The filtered liquid sample leaves the filter 224 through the incoming flow line 226 where it passes to an overflow vessel 236. The incoming flow line 226 from the filter 224 to the overflow vessel 236 has a flow restrictor 238 therein, similar to flow restrictor 230, and a flow meter 240 downstream thereof as shown in FIG. 2. The flow restrictor 238 and flow meter 240 are used to control and monitor the flow of the liquid sample to the overflow vessel 236.

The top of the overflow vessel 236 is provided with a vent line 242 to the atmosphere or a plant scrubber to allow any gasses which may arrive into the system to escape permitting free flow of the liquid sample into the overflow vessel 236. An overflow line 244 is connected to the side of the overflow vessel 236 so that when the sample level in the overflow vessel 236 reaches the level at which the line 244 connects to the vessel 236, the excess liquid will exit the vessel through that line 244. The overflow line 244 is connected to a low pressure point in the chemical process so that the excess liquid is discharged back into the process. A small stream of dry gas such as dry nitrogen or dry air is fed from a suitable source through a line 243 and a pressure regulator 245 to the line vent line 242 in which it escapes to the atmosphere or plant scrubber. The dry gas prevents moisture from atmospheric air from entering the overflow vessel 236 and contaminating the liquid sample therein and also preventing moisture from passing through line 244 back to the process.

The bottom of the overflow vessel 236 has a liquid sample incoming flow line 246 connected thereto through which the liquid sample passes from the over flow vessel 236 into the conditioning and dilution means 214 of the analyzer 210. If the viscosity of the liquid sample is too high for easy flow through the line 246, the line 246 may be provided with a metering pump 248 to aid in the flow of the liquid to the conditioning and diluting means 214.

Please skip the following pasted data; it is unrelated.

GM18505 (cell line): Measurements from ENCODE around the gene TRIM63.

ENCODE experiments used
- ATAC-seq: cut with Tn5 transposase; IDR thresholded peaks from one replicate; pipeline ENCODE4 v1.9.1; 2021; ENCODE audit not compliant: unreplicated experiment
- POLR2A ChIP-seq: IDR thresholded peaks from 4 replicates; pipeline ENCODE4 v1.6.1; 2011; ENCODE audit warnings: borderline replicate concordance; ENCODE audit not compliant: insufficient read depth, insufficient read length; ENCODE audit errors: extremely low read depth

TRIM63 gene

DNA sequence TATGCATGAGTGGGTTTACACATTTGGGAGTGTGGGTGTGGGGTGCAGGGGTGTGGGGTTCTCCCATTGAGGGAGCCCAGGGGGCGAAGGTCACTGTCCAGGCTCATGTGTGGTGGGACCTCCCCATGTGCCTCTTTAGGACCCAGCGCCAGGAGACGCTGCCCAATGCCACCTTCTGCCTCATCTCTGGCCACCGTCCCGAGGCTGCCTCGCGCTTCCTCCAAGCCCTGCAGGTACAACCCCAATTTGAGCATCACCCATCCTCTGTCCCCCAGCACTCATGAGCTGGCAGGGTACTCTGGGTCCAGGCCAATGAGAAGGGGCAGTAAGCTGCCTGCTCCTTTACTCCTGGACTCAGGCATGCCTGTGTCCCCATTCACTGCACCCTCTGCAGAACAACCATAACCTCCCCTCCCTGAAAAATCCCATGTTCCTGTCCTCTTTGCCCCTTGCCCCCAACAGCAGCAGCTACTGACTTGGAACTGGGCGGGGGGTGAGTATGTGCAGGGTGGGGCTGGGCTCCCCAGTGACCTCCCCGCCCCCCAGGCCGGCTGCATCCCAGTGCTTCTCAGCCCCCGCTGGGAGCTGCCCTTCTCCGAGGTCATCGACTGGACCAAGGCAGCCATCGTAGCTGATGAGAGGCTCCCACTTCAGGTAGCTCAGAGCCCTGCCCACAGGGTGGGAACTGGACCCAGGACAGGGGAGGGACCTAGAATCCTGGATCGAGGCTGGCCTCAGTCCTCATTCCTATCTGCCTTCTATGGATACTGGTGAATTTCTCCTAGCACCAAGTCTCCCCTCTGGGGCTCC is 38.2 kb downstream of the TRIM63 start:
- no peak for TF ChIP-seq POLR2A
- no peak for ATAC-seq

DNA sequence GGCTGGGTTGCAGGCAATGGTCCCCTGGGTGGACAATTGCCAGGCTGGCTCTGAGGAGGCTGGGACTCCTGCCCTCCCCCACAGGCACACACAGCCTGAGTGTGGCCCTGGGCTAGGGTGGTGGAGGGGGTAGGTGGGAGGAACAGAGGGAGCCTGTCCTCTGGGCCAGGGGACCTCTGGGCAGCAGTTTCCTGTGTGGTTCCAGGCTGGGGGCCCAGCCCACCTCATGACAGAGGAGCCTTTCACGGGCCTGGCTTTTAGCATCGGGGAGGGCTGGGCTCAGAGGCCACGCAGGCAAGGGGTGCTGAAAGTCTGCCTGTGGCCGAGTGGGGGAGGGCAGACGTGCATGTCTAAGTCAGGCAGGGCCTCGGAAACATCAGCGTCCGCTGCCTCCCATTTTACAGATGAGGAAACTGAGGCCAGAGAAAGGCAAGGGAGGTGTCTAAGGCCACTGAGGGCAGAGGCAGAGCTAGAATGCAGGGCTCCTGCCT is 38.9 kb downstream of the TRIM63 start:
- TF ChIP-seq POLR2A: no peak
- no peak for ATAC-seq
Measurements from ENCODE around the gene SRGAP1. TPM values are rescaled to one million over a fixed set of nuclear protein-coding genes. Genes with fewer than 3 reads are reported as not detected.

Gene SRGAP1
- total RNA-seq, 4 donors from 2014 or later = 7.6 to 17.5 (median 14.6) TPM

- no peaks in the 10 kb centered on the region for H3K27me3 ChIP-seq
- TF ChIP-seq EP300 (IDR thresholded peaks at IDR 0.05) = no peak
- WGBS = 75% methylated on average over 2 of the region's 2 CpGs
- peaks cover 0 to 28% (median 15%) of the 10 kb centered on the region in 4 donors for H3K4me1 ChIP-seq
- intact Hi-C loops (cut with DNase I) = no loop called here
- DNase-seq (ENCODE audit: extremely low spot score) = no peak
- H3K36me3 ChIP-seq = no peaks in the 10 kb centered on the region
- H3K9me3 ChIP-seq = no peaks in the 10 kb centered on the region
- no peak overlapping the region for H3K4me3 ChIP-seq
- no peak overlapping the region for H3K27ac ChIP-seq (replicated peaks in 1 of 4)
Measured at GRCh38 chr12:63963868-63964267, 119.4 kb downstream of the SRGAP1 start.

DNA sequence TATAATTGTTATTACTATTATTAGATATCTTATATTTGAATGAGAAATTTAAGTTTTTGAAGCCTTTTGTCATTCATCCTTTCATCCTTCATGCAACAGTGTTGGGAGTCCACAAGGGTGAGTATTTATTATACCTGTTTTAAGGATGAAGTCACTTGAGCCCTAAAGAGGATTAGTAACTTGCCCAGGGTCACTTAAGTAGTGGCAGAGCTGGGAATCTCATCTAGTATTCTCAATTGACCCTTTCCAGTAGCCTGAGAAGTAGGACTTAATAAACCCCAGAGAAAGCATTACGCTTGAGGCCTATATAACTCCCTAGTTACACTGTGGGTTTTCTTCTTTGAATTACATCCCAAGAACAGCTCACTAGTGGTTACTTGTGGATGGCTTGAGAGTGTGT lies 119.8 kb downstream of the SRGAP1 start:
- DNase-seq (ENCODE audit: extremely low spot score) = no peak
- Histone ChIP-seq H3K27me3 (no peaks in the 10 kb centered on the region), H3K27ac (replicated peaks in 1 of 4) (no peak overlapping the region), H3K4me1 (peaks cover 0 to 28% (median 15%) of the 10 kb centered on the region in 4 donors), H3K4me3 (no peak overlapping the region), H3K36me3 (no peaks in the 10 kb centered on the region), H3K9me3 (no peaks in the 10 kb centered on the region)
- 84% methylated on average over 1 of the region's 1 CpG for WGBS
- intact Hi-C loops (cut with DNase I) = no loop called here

The conditioning and dilution means 214 includes a head space vessel 250 at the bottom of which is connected the incoming flow line 246 from the overflow vessel 236. The head space vessel 250 serves to maintain the water molecules in the liquid sample stream in equilibrium with the water molecules above the liquid stream. The liquid sample in the head space vessel 250 is constantly renewed during operation. Fresh liquid sample is constantly fed into the vessel 250 from the incoming flow line 246. The liquid sample rises in the vessel 250 until it reaches the level indicated by the dashed line 252, which is the level of the opening in the vessel 250 to which the return line 254 is connected, and continuously exits through the return line 254. The return line 254 contains a U-shaped trap portion 256 to seal the vessel 250 from escape of gas through the opening to the line 254. The line 254, after the trap portion 256, splits into two separate lines 258 and 260. Line 258 is vented to the atmosphere or plant scrubber, while line 260 is connected to the process stream at a low pressure point to provide a return to the process for the excess liquid. A small stream of dry gas such as dry nitrogen or dry air is fed from a suitable source through a line 261 and a pressure regulator 263 to the line vent line 258 in which it escapes to the atmosphere or plant scrubber. This dry gas prevents moisture from entering the vent 258 and contaminating the liquid.